Skip to content

Understanding Postpartum Blues and their Frequency among Mothers

How do postpartum blues, AKA “baby blues”, affect around 80% of American mothers, and what should you know about it? Let’s talk about it and unravel ways to manage emotions and support mood after giving birth.
Two pregnant mothers holding their bellies and talking about postpartum and emotional health.

Bringing a new life into the world is a thrilling adventure, but let’s be real — the postpartum ride isn’t always a joyous cruise. In this comprehensive guide, we’ll delve into the world of postpartum blues, shedding light on this commonality among new mothers and providing essential insights.

Understanding the Baby Blues

After the joy of welcoming your newborn into the world, you might feel a sudden dip in mood. This feeling of sadness or anxiety strikes up to 80% of new mothers. Symptoms can vary, but commonly include mood swings, crying spells, anxiety, and difficulty sleeping. The cause? Your body is adjusting to hormonal changes and new responsibilities, creating the perfect storm for postpartum blues. Although common, these feelings should not be brushed away, as emotional health is just as important as physical health during the postpartum period (and letʼs be honest, in every stage of life!). Below we will discuss different ways you can show yourself the best self-care after childbirth.

How can I Tell the Difference between Baby Blues and Postpartum Depression?

The first thing you need to know is that these feelings are common. This is your body responding to a whirlwind of life changes. It’s a lot to take in, and it’s okay to feel overwhelmed. The second thing to remember is that the baby blues, also known as postpartum blues, are short-term, typically subsiding within two weeks after delivery. Itʼs important to remember the key differentiators between baby blues and postpartum depression, which are: timing, duration, and symptoms. If feelings worsen or persist, this may be indicative of postpartum depression, which should be addressed with a healthcare professional right away. Remember to listen to your body and mind during this delicate time.

Mother holding her newborn child and talking about postpartum blues.

How Can I Manage My Emotions After Giving Birth?

  1. Plan Before the Baby Arrives: One of the best things you can do to help yourself acclimate to motherhood and navigate the emotions that come with it is plan ahead. Set up a support network and stock up on supplies— this takes away the stress of scrambling last minute!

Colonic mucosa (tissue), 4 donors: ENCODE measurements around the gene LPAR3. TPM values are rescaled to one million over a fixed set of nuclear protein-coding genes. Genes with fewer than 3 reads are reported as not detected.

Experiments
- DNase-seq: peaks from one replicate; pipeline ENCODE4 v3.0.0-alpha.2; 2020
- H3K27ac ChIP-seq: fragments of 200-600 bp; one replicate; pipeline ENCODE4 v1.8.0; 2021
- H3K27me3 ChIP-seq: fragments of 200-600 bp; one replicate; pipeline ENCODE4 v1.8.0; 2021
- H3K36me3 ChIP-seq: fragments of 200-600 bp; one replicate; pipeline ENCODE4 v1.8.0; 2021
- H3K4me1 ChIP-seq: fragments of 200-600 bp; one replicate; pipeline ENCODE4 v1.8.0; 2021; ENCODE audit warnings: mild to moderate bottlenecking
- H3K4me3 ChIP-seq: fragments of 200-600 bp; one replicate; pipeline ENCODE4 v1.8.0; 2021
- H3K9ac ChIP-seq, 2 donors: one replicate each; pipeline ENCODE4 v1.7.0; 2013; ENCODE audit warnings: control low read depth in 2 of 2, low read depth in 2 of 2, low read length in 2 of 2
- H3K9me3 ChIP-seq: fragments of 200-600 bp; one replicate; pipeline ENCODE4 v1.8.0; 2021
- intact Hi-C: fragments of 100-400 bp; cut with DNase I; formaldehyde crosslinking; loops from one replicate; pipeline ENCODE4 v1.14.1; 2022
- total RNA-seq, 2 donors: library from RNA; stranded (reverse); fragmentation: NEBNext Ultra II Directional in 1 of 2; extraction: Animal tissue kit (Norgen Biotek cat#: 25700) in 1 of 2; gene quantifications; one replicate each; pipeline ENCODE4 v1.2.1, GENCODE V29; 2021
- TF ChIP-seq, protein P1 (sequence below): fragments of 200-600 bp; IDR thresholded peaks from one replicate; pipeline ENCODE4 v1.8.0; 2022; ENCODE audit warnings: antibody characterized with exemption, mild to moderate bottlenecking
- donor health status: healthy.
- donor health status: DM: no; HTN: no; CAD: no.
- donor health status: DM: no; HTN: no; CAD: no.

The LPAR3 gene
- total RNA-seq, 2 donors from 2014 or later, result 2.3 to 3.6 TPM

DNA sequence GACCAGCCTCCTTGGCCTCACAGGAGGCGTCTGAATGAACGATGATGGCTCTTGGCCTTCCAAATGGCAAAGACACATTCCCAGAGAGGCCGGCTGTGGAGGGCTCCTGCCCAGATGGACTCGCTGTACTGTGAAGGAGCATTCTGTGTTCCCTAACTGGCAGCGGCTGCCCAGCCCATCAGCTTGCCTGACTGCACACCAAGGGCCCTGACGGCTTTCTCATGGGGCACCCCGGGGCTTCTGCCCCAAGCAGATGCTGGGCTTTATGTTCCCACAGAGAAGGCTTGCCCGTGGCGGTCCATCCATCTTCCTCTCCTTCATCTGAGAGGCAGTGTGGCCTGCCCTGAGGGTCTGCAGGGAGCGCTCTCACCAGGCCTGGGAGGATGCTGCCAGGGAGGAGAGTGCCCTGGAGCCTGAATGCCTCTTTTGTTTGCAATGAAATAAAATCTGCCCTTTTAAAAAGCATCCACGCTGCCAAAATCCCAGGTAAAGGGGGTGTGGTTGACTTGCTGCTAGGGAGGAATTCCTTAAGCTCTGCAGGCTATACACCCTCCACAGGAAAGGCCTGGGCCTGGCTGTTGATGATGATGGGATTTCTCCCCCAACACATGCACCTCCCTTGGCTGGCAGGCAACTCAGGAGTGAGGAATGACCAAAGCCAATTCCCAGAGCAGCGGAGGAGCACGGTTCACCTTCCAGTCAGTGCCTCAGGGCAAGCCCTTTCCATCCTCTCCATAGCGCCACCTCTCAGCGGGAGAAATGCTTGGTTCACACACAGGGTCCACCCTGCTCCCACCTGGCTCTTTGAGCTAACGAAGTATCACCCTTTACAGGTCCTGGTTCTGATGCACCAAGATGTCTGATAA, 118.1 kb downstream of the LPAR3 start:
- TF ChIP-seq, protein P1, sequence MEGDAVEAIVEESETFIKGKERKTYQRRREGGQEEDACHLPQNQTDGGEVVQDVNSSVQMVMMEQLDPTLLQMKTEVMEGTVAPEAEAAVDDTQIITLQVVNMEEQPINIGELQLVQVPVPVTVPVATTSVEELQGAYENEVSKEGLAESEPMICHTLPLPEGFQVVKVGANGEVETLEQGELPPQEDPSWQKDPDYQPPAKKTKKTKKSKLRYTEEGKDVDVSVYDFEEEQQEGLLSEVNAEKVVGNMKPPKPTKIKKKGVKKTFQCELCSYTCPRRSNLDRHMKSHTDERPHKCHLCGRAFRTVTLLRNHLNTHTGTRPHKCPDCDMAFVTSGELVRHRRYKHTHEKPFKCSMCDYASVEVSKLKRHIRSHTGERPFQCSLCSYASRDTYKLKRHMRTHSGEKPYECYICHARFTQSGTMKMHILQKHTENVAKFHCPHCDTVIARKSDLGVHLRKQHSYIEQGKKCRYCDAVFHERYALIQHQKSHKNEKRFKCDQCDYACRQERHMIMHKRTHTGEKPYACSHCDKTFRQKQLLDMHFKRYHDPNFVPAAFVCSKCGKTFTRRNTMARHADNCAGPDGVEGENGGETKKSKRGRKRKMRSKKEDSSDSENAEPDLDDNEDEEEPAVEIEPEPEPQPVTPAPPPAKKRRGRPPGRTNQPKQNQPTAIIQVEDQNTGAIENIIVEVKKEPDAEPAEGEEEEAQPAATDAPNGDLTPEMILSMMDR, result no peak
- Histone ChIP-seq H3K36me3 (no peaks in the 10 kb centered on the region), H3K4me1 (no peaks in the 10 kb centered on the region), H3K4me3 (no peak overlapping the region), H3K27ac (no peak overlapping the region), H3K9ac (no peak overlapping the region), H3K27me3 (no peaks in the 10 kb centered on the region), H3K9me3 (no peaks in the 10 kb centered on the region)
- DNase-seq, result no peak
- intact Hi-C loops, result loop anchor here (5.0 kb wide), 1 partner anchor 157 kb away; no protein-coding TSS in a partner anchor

2. Take Time for Yourself: This is an absolute essential. Even if it’s just a few minutes a day, having some ‘me’ time can help your mood significantly.
  3. Ask for Help: Always remember that it’s okay to ask for help. Itʼs crucial to have a network and to rely on them when you need rest. Taking care of a newborn is a full-time job and everyone needs a break.
  4. Stay Nourished: A balanced diet filled with fruits, vegetables, protein, and healthy fats can make an immense difference. Make sure you are getting enough micronutrients to help your body adjust to the new changes.

Navigate These New Emotional Tides with Blues Away®

As part of helping you through the transition into motherhood, our company has created an exceptional regimen—the 4-dose, three-day Mood Support Shake.* Formulated with essential nutrients and designed to assist with mood support, this shake is taken starting on the third day after giving birth and ending on the fifth day.* The essential ingredients include wild blueberry extract, L-tyrosine, and L-tryptophan. The shakes seek to bolster your nutrient levels, supporting overall mood and emotional well-being during this delicate postpartum phase.*

Remember, you’re not alone, and help is at hand! If your feelings get out of hand or just want additional support after giving birth, you can call or text professional counselors at 1-833-TLC-MAMA (1-833-852-6262) for free, 24/7, confidential support before, during and after pregnancy from the National Health Resources & Services Administration (HRSA). The most important thing is to listen to your body, accept the feelings and to ask for help when you need it.

* These statements have not been evaluated by the Food and Drug Administration. This product is not intended to diagnose, treat, cure or prevent any disease.